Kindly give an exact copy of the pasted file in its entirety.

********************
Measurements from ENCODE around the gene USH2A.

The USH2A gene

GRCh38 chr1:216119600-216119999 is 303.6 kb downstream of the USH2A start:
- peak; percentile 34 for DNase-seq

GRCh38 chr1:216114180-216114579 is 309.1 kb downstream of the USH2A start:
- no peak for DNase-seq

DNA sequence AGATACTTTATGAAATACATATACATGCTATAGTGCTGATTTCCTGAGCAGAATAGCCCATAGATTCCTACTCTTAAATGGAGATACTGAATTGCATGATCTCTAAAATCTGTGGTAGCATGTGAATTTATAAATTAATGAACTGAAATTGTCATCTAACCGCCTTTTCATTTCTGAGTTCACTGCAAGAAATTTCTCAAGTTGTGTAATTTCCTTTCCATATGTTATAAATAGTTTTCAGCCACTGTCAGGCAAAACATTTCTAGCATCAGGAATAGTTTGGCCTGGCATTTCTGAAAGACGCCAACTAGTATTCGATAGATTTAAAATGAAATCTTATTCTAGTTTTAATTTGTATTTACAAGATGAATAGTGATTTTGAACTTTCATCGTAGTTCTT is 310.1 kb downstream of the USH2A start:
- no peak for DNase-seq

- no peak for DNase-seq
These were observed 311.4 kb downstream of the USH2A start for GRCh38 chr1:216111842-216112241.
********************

Measurements from ENCODE around the gene USH2A.

The USH2A gene

GRCh38 chr1:216119600-216119999 is 303.6 kb downstream of the USH2A start:
- peak; percentile 34 for DNase-seq

GRCh38 chr1:216114180-216114579 is 309.1 kb downstream of the USH2A start:
- no peak for DNase-seq

DNA sequence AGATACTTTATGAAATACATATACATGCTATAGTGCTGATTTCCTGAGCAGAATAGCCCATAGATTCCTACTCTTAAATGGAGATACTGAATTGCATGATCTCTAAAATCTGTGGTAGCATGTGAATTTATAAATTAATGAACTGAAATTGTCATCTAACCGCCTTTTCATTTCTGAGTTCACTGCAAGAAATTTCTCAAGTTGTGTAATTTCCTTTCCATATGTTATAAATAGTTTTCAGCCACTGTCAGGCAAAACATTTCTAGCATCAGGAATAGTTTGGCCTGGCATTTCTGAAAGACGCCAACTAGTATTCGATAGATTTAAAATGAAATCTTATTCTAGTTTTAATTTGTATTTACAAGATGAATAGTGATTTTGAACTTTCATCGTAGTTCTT is 310.1 kb downstream of the USH2A start:
- no peak for DNase-seq

- no peak for DNase-seq
These were observed 311.4 kb downstream of the USH2A start for GRCh38 chr1:216111842-216112241.